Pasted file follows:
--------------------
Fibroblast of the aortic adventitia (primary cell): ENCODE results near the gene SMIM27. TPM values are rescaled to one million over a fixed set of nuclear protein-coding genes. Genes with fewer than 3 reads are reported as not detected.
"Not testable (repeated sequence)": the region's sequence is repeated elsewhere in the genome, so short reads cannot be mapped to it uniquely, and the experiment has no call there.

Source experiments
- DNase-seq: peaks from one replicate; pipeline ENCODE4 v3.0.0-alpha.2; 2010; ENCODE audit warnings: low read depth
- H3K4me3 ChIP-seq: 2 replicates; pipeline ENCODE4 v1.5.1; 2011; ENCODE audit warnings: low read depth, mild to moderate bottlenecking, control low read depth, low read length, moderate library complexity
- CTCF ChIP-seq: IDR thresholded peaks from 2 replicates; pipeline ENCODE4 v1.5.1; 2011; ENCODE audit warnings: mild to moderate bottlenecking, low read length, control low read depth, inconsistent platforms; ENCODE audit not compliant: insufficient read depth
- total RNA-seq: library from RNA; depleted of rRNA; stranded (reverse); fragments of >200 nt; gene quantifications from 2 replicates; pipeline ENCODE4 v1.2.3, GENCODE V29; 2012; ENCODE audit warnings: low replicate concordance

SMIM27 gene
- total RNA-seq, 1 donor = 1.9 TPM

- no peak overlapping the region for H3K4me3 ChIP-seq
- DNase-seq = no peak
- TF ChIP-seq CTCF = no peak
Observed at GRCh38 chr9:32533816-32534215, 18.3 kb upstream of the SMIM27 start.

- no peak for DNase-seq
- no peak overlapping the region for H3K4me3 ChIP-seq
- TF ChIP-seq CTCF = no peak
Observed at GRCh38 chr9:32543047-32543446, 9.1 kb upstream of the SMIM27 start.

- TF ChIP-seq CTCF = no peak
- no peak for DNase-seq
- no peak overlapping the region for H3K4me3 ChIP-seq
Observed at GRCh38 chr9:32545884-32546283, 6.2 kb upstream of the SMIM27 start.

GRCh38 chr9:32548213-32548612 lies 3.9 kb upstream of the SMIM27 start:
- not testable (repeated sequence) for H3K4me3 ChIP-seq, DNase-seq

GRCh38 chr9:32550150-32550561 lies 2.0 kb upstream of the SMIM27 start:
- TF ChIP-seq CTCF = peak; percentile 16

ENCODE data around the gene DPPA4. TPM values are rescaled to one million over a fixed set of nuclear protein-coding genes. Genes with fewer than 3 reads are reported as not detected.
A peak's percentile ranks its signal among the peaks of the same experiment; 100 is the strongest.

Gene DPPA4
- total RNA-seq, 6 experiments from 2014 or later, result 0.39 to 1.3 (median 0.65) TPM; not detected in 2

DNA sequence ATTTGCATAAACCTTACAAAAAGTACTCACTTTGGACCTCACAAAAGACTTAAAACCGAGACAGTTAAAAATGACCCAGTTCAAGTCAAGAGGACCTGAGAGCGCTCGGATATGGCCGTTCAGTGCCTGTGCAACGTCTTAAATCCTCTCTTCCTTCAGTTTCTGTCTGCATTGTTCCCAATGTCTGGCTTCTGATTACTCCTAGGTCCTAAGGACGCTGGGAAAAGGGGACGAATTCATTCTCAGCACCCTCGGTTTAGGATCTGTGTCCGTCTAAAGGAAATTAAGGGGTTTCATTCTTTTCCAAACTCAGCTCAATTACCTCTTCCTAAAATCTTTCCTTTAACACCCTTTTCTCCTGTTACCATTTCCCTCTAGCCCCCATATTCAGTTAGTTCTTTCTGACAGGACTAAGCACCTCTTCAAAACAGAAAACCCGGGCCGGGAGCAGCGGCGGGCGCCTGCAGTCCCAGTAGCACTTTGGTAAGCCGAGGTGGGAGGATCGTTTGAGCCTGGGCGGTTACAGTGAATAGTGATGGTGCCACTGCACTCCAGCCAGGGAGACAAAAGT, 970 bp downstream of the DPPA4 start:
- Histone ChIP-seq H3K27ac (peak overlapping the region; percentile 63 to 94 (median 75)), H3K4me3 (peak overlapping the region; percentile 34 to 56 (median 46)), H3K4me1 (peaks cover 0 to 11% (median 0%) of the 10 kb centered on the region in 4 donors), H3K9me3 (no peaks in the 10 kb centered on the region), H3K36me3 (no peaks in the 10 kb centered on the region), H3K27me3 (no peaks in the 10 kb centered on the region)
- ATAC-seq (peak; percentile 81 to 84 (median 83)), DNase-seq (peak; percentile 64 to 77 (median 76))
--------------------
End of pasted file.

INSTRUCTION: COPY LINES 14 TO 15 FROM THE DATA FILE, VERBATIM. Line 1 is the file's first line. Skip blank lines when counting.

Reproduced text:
- no peak for DNase-seq
- no peak overlapping the region for H3K4me3 ChIP-seq